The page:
Teamwork: Golfers, clubs come to the aid of daily-wage caddies

Published on Apr 06, 2020 11:52 PM IST
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New Delhi: On March 25, Rahul Bajaj, a golfer turned coach who was part of the team that won a silver at the 2010 Asian Games, drove his sister, a journalist, down the Agra Expressway near Noida. His sister was covering the exodus of migrant labourers, on Day 1 of the 21-day, nationwide lockdown.

At around the same time, Kashif Alam, a golfer on the Professional Golf Tour of India (PGTI), was out in Noida trying to stock up on essential supplies. What Bajaj and Alam, roommates on tour for years, saw shook them to their core.

“Watching elderly women carry heavy belongings on their head or a family of four sharing two rotis and some subzi made me feel lucky,” said Alam. He knew he had to do something, and he had to do it immediately.

“Reaching out to people on social media, or to the authorities would have taken time,” Alam said. “This felt like ‘if the coronavirus does not kill us, hunger will’, immediate steps were required.”

​​Alam called a delivery boy, Xavier, who had brought him food the day before. Xavier, being part of a food delivery service was allowed to move around. Alam also called the only functional eatery near his house, and arranged for Xavier to pick up 100 packets of food to be distributed to distressed families along the highway.

“Initially, there were trust issues as the restaurant wanted an advance and I couldn’t leave the house. Xavier took the initiative of paying the first amount,” said Alam. “He comes from a remote village in Bihar, he identifies with the pain. In the past 12 days, I must have called him over 100 times and he has never said no.”

Alam also began to post on social media, trying to get others on board. In a couple of days, he got a call from Bajaj. For the next few days, Bajaj and Alam arranged for hundreds of packets of food, with Xavier doing the legwork of distributing them among the migrants. Both golfers also kept up their social media campaign, with the tag “Each One Feed One”. As of April 6, the duo had spent over R1lakh in on food rations with the help of contributions. Even the police joined in to help with the distribution.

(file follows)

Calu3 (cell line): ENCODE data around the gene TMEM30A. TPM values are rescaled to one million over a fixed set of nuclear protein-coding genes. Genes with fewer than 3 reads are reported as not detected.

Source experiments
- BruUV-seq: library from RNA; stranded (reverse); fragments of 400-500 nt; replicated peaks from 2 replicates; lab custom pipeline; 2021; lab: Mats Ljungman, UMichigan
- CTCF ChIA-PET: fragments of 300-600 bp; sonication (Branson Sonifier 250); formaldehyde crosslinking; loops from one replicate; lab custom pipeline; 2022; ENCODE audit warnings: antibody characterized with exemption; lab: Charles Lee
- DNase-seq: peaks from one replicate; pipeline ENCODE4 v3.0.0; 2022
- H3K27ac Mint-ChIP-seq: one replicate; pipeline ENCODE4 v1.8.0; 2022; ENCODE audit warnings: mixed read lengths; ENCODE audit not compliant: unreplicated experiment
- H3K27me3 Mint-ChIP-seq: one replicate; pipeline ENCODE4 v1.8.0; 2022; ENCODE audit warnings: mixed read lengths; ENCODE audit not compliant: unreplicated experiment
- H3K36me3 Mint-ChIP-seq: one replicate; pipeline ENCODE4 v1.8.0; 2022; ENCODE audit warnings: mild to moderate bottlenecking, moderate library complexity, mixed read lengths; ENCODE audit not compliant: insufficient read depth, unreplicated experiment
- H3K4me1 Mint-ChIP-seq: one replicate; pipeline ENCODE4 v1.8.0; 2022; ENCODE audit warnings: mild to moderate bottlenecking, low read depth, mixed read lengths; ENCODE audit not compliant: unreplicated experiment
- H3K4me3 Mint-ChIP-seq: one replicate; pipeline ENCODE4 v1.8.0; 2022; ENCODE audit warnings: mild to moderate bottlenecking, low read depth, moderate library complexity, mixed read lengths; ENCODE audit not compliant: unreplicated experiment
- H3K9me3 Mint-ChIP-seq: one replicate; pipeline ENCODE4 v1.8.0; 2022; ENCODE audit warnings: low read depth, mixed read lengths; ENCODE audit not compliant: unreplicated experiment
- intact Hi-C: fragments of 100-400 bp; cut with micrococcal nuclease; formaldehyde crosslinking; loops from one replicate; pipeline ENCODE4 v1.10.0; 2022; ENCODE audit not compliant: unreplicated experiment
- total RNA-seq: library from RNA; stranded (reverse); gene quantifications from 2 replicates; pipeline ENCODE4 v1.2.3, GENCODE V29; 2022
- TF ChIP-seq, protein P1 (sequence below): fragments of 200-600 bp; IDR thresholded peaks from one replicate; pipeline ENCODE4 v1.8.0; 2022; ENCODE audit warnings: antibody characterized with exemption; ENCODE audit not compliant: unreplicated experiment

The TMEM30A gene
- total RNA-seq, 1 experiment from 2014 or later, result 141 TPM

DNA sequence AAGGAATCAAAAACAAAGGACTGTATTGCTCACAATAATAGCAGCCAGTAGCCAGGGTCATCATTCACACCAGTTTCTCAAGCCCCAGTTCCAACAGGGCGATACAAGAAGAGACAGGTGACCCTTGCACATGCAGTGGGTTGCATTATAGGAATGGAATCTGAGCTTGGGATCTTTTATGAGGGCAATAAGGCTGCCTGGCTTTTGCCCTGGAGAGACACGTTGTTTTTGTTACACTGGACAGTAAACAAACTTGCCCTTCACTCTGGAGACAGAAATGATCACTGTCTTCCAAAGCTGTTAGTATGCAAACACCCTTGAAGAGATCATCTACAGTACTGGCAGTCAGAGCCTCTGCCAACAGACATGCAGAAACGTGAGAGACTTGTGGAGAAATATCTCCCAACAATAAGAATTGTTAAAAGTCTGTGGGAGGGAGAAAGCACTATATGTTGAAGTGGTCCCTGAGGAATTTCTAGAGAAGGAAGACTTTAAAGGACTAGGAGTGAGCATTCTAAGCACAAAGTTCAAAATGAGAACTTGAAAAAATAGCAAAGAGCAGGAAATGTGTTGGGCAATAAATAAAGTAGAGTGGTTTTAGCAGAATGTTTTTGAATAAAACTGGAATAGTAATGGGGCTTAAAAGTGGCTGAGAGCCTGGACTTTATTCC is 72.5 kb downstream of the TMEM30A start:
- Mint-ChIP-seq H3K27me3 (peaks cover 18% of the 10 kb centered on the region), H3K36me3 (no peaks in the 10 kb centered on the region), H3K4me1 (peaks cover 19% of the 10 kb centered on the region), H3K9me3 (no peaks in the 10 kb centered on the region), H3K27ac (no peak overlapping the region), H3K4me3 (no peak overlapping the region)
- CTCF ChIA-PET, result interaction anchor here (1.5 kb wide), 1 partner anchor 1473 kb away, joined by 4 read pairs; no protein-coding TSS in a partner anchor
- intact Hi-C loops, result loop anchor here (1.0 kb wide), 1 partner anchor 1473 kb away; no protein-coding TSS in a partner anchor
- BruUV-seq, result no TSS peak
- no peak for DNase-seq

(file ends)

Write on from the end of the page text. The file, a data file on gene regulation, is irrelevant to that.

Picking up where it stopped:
When the migrant situation eased, Bajaj and Alam, now joined by another golf coach and two caddies, shifted focus to the Noida Golf Course and its 350 caddies, most of whom are dependent on daily wages. Bajaj teaches at the course and Alam practices there. Now the rations are delivered to the caddies and their families, rickshaw pullers and domestic workers—each packet has 5kg rice, a litre of cooking oil, soap, and 5kg flour.

The online posts by Bajaj have also helped spread the message to golf clubs across the country. The Kharghar Valley Golf Course in Navi Mumbai has raised R1,89,106 from contributions by members, to buy rations for their caddies. Kolkata’s Tollygunge Club and Royal Calcutta Golf Club have been paying their 200 registered caddies R1000 a week for buying essentials. The Delhi Golf Club has issued curfew passes to its five cooks to come and prepare 600 packed meals at the club’s kitchen. At 1pm every day, cops from nearby police stations collect the food packets for distribution in the New Delhi district.

Given the enormity of the problem, the numbers aren’t big, but Alam and Bajaj say making a difference is what matters.

“After the golf course shut down, survival was a challenge. This timely help is God sent and we are indebted,” said Vidya Sagar, a caddie in Noida.

How long can they continue extending help? Bajaj and Alam are taking it one day at a time, but they believe that they can keep going till the pandemic passes, and the greens open again.

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  • ABOUT THE AUTHOR

    Robin Bose has more than two decades of experience as a sports reporter. He specialises in writing on golf.

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